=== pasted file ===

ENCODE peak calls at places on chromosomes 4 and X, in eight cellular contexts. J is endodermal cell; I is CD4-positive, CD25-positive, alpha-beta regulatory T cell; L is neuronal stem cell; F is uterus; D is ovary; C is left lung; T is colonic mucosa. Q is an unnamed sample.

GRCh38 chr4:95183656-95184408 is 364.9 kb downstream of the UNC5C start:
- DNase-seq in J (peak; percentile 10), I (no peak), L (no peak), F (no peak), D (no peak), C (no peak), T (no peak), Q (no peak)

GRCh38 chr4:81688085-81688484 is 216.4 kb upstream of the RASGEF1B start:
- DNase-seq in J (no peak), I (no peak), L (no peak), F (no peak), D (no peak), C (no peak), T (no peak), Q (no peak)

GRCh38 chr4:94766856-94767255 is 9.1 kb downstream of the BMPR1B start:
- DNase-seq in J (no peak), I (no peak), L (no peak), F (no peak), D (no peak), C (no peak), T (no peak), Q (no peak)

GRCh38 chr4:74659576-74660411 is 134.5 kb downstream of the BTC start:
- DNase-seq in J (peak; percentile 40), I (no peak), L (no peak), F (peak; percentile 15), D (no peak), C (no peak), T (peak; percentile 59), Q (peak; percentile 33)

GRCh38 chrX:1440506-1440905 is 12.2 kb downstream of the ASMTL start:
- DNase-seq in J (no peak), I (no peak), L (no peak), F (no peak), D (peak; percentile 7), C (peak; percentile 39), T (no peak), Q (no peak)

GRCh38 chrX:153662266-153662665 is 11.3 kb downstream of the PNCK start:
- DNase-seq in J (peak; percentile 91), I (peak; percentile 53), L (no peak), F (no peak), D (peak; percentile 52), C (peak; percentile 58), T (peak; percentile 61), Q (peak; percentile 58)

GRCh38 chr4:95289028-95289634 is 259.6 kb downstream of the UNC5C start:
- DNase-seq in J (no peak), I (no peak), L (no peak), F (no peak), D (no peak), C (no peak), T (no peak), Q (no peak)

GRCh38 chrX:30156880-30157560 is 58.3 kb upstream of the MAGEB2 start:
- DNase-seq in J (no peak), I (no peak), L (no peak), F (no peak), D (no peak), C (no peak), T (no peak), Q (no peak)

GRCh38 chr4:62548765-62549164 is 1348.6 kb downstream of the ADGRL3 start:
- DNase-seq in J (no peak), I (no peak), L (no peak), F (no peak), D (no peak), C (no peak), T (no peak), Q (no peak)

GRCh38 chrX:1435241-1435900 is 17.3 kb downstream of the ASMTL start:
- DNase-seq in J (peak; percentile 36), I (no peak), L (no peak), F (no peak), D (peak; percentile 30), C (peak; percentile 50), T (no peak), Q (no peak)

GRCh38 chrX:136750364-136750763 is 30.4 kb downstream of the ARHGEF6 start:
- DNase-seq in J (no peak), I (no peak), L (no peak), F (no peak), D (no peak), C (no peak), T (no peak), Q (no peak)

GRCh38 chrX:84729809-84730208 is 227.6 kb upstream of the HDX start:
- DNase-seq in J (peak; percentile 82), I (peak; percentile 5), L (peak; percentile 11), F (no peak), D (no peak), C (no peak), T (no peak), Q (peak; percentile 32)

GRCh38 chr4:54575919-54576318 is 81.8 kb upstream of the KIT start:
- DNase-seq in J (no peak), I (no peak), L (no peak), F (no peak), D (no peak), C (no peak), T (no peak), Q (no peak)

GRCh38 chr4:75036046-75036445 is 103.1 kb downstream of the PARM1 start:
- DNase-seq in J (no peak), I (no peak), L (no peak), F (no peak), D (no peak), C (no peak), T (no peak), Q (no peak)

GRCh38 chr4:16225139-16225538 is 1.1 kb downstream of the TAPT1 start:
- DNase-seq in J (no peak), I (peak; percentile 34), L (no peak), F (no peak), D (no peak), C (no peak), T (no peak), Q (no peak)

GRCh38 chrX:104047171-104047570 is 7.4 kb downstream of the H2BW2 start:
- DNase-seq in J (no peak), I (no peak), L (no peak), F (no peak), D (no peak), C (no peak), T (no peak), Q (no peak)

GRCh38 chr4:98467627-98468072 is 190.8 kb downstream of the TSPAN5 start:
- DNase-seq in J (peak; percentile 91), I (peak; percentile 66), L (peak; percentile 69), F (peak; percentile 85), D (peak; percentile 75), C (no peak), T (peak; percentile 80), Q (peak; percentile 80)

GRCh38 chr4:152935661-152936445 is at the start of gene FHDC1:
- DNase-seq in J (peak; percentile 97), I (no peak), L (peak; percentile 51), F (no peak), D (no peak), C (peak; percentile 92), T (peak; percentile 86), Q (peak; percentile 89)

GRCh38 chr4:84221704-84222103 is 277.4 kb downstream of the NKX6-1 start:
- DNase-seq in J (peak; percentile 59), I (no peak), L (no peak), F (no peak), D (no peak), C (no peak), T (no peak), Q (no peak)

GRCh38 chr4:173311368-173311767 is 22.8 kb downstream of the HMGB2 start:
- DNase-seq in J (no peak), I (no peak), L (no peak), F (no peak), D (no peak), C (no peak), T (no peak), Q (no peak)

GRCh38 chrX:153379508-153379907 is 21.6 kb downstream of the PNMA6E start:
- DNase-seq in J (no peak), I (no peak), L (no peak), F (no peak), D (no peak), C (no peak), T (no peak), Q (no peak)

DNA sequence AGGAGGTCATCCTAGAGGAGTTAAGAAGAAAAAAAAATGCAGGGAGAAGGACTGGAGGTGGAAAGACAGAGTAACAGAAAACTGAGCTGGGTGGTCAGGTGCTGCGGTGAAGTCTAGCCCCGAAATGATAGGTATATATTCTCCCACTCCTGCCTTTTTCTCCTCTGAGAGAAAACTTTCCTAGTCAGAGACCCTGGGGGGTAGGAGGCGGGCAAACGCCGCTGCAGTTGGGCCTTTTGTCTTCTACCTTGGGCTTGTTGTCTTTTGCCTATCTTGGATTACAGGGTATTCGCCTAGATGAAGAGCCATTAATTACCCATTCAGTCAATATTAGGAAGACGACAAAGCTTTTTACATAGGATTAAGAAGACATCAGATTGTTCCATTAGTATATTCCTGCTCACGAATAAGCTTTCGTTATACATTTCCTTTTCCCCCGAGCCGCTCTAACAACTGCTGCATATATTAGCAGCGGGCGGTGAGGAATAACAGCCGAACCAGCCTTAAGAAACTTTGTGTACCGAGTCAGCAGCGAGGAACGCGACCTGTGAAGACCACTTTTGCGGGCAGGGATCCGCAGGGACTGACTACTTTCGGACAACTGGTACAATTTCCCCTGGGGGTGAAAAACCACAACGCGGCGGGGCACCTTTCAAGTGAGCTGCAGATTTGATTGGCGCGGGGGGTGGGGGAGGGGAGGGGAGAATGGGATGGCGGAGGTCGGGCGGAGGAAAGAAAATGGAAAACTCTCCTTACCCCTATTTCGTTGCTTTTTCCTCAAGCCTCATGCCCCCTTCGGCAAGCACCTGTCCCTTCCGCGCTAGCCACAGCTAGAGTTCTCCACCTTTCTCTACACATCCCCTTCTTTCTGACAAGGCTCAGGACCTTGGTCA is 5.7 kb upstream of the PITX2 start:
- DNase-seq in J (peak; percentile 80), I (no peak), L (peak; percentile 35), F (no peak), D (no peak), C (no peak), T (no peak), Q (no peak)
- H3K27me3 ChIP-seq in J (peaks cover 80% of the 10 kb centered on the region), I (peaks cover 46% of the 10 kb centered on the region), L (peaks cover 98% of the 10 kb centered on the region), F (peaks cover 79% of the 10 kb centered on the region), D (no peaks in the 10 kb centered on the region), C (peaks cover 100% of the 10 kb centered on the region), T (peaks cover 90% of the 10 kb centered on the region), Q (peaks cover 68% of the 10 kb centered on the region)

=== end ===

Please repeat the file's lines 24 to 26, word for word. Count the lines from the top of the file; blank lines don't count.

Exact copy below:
GRCh38 chrX:84729809-84730208 is 227.6 kb upstream of the HDX start:
- DNase-seq in J (peak; percentile 82), I (peak; percentile 5), L (peak; percentile 11), F (no peak), D (no peak), C (no peak), T (no peak), Q (peak; percentile 32)

GRCh38 chr4:54575919-54576318 is 81.8 kb upstream of the KIT start: